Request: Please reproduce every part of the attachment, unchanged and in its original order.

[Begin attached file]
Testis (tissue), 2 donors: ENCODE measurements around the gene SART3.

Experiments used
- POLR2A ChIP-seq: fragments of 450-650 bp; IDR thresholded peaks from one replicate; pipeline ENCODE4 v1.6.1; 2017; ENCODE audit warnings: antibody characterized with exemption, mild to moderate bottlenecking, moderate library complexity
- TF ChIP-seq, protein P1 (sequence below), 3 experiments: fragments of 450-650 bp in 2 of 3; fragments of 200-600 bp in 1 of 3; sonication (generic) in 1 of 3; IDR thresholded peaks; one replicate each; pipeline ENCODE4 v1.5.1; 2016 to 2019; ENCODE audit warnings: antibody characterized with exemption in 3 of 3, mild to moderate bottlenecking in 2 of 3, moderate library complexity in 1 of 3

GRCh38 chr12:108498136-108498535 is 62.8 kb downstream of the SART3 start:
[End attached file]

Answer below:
Testis (tissue), 2 donors: ENCODE measurements around the gene SART3.

Experiments used
- POLR2A ChIP-seq: fragments of 450-650 bp; IDR thresholded peaks from one replicate; pipeline ENCODE4 v1.6.1; 2017; ENCODE audit warnings: antibody characterized with exemption, mild to moderate bottlenecking, moderate library complexity
- TF ChIP-seq, protein P1 (sequence below), 3 experiments: fragments of 450-650 bp in 2 of 3; fragments of 200-600 bp in 1 of 3; sonication (generic) in 1 of 3; IDR thresholded peaks; one replicate each; pipeline ENCODE4 v1.5.1; 2016 to 2019; ENCODE audit warnings: antibody characterized with exemption in 3 of 3, mild to moderate bottlenecking in 2 of 3, moderate library complexity in 1 of 3

GRCh38 chr12:108498136-108498535 is 62.8 kb downstream of the SART3 start: